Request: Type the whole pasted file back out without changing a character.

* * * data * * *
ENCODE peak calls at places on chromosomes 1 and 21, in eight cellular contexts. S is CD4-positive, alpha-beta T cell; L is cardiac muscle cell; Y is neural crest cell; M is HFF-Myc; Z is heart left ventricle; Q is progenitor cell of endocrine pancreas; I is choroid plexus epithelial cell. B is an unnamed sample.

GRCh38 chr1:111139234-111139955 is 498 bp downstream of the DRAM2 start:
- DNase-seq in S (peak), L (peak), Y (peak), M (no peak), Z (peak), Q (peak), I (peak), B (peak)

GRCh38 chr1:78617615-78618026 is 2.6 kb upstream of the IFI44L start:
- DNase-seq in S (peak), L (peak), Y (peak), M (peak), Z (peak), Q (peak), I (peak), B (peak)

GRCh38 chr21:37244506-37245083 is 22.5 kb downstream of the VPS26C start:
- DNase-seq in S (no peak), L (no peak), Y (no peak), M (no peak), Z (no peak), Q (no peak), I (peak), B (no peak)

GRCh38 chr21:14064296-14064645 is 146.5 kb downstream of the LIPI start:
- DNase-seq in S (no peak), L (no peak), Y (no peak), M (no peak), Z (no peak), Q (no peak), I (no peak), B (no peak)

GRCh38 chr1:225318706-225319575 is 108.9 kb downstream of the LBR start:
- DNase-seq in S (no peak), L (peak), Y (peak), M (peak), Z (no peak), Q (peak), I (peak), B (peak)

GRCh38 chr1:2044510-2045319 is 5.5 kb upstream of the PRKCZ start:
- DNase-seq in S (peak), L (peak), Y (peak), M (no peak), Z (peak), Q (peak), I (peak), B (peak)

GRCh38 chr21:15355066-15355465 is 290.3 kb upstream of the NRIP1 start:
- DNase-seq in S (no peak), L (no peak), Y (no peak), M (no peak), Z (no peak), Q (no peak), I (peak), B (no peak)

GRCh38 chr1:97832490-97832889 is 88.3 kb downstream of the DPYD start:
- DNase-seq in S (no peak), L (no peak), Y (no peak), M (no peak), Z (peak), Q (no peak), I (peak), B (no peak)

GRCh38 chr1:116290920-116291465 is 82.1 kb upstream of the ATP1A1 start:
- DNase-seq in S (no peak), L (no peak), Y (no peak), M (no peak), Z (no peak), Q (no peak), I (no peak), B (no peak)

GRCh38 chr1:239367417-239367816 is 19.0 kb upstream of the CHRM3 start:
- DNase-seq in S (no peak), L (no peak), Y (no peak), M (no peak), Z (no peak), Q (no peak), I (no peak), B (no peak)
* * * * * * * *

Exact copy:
ENCODE peak calls at places on chromosomes 1 and 21, in eight cellular contexts. S is CD4-positive, alpha-beta T cell; L is cardiac muscle cell; Y is neural crest cell; M is HFF-Myc; Z is heart left ventricle; Q is progenitor cell of endocrine pancreas; I is choroid plexus epithelial cell. B is an unnamed sample.

GRCh38 chr1:111139234-111139955 is 498 bp downstream of the DRAM2 start:
- DNase-seq in S (peak), L (peak), Y (peak), M (no peak), Z (peak), Q (peak), I (peak), B (peak)

GRCh38 chr1:78617615-78618026 is 2.6 kb upstream of the IFI44L start:
- DNase-seq in S (peak), L (peak), Y (peak), M (peak), Z (peak), Q (peak), I (peak), B (peak)

GRCh38 chr21:37244506-37245083 is 22.5 kb downstream of the VPS26C start:
- DNase-seq in S (no peak), L (no peak), Y (no peak), M (no peak), Z (no peak), Q (no peak), I (peak), B (no peak)

GRCh38 chr21:14064296-14064645 is 146.5 kb downstream of the LIPI start:
- DNase-seq in S (no peak), L (no peak), Y (no peak), M (no peak), Z (no peak), Q (no peak), I (no peak), B (no peak)

GRCh38 chr1:225318706-225319575 is 108.9 kb downstream of the LBR start:
- DNase-seq in S (no peak), L (peak), Y (peak), M (peak), Z (no peak), Q (peak), I (peak), B (peak)

GRCh38 chr1:2044510-2045319 is 5.5 kb upstream of the PRKCZ start:
- DNase-seq in S (peak), L (peak), Y (peak), M (no peak), Z (peak), Q (peak), I (peak), B (peak)

GRCh38 chr21:15355066-15355465 is 290.3 kb upstream of the NRIP1 start:
- DNase-seq in S (no peak), L (no peak), Y (no peak), M (no peak), Z (no peak), Q (no peak), I (peak), B (no peak)

GRCh38 chr1:97832490-97832889 is 88.3 kb downstream of the DPYD start:
- DNase-seq in S (no peak), L (no peak), Y (no peak), M (no peak), Z (peak), Q (no peak), I (peak), B (no peak)

GRCh38 chr1:116290920-116291465 is 82.1 kb upstream of the ATP1A1 start:
- DNase-seq in S (no peak), L (no peak), Y (no peak), M (no peak), Z (no peak), Q (no peak), I (no peak), B (no peak)

GRCh38 chr1:239367417-239367816 is 19.0 kb upstream of the CHRM3 start:
- DNase-seq in S (no peak), L (no peak), Y (no peak), M (no peak), Z (no peak), Q (no peak), I (no peak), B (no peak)